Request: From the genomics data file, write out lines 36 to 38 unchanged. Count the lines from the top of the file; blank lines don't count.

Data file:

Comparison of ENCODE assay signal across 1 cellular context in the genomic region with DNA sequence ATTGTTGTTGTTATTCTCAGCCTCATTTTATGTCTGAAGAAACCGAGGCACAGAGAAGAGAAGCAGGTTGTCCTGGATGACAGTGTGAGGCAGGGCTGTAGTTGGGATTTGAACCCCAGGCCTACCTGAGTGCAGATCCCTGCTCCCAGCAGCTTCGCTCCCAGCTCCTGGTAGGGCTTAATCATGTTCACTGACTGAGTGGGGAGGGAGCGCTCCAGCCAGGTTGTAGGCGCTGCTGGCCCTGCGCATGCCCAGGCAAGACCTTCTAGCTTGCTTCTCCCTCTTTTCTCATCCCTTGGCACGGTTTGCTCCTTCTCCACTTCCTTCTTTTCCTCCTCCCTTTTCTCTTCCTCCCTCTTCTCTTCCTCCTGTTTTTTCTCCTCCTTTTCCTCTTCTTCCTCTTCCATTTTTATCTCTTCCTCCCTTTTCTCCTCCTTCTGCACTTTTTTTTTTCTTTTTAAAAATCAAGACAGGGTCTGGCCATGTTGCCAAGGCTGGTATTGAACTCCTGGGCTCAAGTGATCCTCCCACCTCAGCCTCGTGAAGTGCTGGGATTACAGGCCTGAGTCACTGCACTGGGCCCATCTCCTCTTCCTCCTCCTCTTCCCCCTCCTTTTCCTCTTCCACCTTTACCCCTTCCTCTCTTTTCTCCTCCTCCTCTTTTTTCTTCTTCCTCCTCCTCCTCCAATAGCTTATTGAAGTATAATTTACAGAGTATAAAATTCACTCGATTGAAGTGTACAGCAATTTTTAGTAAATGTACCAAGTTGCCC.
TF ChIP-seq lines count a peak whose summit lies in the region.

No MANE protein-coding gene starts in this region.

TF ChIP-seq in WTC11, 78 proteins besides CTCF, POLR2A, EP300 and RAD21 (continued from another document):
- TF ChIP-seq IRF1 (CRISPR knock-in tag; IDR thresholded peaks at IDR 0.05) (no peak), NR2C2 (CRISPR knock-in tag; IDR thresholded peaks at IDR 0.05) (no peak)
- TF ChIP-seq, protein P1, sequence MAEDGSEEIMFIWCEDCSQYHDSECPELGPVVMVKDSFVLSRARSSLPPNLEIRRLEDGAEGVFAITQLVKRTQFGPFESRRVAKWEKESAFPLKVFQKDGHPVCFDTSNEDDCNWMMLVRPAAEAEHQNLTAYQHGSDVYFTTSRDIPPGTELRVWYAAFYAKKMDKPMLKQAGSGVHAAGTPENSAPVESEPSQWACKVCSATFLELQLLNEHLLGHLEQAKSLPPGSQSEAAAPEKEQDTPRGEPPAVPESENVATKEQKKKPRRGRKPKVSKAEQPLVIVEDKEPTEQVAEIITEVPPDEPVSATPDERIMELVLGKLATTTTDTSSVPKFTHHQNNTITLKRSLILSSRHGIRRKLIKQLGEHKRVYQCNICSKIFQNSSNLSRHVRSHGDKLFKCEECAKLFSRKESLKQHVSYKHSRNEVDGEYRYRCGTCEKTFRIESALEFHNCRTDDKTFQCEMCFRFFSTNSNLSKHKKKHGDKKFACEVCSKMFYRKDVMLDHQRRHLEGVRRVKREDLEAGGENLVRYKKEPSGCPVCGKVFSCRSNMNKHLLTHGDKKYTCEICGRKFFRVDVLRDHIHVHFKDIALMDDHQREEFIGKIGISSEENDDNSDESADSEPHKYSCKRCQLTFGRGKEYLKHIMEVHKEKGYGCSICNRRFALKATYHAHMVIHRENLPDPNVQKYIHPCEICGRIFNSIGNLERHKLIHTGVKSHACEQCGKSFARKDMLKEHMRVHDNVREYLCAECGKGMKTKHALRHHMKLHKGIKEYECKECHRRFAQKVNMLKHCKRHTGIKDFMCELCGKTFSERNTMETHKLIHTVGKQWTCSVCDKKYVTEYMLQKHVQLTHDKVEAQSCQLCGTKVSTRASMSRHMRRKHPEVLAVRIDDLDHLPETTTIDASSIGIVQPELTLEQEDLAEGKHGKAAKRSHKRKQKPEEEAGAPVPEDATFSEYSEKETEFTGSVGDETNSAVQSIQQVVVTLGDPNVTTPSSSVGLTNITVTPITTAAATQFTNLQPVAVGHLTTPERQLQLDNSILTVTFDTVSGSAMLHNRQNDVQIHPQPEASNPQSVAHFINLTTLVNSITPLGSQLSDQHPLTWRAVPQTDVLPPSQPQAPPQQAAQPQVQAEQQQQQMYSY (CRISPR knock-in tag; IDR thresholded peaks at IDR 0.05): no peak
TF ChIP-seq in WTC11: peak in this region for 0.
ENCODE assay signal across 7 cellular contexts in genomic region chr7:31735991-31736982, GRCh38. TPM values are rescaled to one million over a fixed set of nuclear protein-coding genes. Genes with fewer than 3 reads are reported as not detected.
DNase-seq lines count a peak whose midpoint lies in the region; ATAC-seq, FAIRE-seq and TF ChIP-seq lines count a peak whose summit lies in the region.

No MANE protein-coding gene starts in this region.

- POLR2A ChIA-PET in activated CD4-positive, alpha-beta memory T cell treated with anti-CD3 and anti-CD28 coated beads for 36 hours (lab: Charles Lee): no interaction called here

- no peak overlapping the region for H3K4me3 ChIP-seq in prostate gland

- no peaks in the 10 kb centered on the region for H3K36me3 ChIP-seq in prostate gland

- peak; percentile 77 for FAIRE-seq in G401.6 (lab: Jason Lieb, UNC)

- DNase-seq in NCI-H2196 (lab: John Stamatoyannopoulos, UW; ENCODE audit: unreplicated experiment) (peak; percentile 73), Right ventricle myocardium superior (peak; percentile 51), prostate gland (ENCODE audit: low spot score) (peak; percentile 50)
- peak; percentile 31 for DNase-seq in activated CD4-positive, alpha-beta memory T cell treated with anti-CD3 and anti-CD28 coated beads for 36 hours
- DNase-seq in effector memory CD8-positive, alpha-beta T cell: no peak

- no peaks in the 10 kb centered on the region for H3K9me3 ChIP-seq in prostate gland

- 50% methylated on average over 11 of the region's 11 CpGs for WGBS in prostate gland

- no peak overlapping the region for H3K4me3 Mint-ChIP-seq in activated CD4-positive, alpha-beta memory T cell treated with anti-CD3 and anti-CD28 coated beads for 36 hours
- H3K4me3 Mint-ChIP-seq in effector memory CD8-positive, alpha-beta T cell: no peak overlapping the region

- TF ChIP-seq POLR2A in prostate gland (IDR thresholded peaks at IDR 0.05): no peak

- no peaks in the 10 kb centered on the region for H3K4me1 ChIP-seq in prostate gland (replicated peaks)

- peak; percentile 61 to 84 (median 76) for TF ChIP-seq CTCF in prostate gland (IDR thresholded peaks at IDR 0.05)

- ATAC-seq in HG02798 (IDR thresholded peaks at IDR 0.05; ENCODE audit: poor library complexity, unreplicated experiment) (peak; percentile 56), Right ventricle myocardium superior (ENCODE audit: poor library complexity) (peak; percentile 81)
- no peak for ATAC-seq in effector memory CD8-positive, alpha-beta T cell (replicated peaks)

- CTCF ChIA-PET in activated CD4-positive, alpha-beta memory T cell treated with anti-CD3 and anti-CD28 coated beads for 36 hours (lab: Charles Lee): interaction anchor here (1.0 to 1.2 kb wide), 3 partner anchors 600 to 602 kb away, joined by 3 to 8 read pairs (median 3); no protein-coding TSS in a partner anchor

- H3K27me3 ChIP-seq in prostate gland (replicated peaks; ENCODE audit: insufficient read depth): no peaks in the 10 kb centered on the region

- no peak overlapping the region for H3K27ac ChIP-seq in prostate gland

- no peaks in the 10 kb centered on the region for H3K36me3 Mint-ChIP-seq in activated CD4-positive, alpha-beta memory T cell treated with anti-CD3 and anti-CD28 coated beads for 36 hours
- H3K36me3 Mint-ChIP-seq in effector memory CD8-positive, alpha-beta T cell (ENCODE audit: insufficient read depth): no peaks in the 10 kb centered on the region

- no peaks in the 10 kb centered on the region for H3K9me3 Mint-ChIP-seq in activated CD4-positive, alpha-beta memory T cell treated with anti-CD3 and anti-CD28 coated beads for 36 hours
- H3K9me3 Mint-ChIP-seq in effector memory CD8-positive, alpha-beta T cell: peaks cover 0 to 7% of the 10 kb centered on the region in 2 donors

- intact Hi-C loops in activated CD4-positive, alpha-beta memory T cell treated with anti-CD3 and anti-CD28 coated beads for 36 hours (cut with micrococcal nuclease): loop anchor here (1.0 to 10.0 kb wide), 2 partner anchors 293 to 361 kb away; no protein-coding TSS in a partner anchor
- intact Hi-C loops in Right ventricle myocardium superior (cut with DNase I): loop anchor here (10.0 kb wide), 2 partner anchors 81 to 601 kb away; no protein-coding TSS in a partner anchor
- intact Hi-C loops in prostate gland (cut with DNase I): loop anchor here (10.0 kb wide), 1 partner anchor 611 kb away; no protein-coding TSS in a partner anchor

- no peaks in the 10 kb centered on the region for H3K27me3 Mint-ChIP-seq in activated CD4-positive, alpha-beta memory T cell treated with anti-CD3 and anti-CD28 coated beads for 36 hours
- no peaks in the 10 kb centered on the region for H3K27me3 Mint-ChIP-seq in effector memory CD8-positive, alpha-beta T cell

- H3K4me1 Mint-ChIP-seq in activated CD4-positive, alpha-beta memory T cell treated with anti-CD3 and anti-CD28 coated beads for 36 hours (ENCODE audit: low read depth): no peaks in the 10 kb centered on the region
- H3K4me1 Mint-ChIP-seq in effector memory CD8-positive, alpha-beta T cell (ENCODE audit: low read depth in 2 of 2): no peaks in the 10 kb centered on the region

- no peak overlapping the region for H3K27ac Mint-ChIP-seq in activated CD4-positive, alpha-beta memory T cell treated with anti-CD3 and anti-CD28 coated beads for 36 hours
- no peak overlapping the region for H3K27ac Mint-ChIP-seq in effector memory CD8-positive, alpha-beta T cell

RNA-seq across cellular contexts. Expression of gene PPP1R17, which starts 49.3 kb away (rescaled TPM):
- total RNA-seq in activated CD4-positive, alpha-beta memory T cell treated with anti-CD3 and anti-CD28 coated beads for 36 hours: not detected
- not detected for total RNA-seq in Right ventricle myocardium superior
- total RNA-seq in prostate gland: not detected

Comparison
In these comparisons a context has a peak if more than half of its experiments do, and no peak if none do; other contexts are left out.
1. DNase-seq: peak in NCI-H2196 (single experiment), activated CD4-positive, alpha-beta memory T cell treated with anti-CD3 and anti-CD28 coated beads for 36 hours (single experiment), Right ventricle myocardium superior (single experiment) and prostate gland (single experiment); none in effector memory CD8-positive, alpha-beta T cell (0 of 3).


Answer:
- intact Hi-C loops in prostate gland (cut with DNase I): loop anchor here (10.0 kb wide), 1 partner anchor 611 kb away; no protein-coding TSS in a partner anchor

- no peaks in the 10 kb centered on the region for H3K27me3 Mint-ChIP-seq in activated CD4-positive, alpha-beta memory T cell treated with anti-CD3 and anti-CD28 coated beads for 36 hours
- no peaks in the 10 kb centered on the region for H3K27me3 Mint-ChIP-seq in effector memory CD8-positive, alpha-beta T cell